As we keep talking, it becomes obvious why Pollock is so keen to make it clear that Sundara Karma aren’t letting themselves be wholly reabsorbed back into the conventions of mainstream indie guitar music. “I’m very disappointed, I guess, by most indie bands [and] modern indie music nowadays,” especially by “more mainstream, Radio 1 adjacent indie. I mean, indie done best, it’s got to be really raw, honest, I think camp,” he really emphasises this word in particular, “and against the grain of some sort. But that just isn’t what it is now. It’s kind of a commercialised branch of music for people who aren’t necessarily great at playing their instruments. I don’t really know how…” He trails off in exasperation. “There’s a huge Spotification of indie music, and it’s all sort of overly saturated, and I’m not saying we’re not a part of that because at times I know we are, it’s– I don’t know. I’m super disenfranchised by it.”
“There is an element as well, specifically with indie guitar music, that’s so obsessed with structures of the past and tropes of the past that it’s painfully not progressive.”
Pollock tries to give indie as an institution the benefit of the doubt, caveating that maybe its flaws and neuroses are just more obvious to him, indie being the scene he came up through and now feels tied to. That said, there’s still something that doesn’t sit right with him. “I do think there is an element as well, specifically with indie guitar music, that’s so obsessed with structures of the past and tropes of the past that it’s painfully not progressive.”
Better Luck Next Time, then, lands in a tricky space for the band, caught between a disenfranchising genre and a desire to reconnect with the audience they built through it. Pollock thinks they’ve managed to thread the needle, though. Despite the hint of resignation when he tells me that “for what Sundara Karma do best, I think it’s probably indie music, right,” the band’s diversion through Kill Me and Oblivion! meant that when returning to indie tropes in the frantic guitar and unabashed sing-along bridge of ‘Baby Blue’ or the driving riff behind ‘Friends of Mine’, it “felt like a fresh palette, revisiting it… Because there’s been quite a departure in the past, it felt refreshing and new.”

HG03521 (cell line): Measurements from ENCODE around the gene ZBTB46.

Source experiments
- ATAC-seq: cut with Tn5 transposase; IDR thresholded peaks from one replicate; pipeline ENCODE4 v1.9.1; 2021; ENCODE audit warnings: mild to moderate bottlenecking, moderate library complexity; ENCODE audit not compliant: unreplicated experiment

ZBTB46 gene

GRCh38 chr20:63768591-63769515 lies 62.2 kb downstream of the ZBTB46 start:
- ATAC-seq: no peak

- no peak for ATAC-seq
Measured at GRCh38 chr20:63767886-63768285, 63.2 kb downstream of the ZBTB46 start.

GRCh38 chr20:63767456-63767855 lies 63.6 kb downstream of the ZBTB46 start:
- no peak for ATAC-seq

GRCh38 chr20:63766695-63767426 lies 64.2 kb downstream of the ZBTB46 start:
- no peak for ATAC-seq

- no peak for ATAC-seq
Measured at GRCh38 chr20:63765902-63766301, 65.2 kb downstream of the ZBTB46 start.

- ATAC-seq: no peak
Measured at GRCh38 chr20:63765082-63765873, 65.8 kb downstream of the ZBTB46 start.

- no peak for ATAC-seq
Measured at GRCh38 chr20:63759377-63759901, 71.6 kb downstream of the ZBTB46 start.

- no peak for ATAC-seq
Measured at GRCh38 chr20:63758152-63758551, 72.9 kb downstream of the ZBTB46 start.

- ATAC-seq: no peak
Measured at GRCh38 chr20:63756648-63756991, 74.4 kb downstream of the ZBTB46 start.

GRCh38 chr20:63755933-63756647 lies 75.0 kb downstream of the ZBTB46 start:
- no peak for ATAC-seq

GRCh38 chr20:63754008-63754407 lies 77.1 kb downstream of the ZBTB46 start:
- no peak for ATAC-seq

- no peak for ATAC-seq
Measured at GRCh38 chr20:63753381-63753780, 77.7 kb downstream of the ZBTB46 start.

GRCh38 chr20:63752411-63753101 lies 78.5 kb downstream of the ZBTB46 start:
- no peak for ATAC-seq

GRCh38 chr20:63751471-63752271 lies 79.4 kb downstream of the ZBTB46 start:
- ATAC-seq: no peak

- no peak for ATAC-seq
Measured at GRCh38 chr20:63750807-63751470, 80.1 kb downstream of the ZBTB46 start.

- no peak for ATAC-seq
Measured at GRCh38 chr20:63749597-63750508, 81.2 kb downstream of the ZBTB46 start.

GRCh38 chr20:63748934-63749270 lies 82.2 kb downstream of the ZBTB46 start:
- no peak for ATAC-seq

Even if these tropes feel new, though, he’s audibly most excited by the moments on the album that depart from straightforward indie guitar music. “You’ve got to be somewhat unorthodox, y’know, even in trying to do something as deliberate as indie,” and the album’s penultimate track, ‘Okay I’m Lonely’ is the project’s shining example. “It was completely written outside of the studio, actually. I produced that with other friends, Rich didn’t produce that one. In fact Clarence Clarity who did the Kill Me EP and Oblivion! had a part to play in that. [The DNA of the EPs] did make its way onto the album, which is really great.”
“My tastes and interests in music are so varied. I think in the past I’ve always felt I’ve had to try and pack them into one project, but I think I’ve learnt over recent years that it doesn’t have to be that.”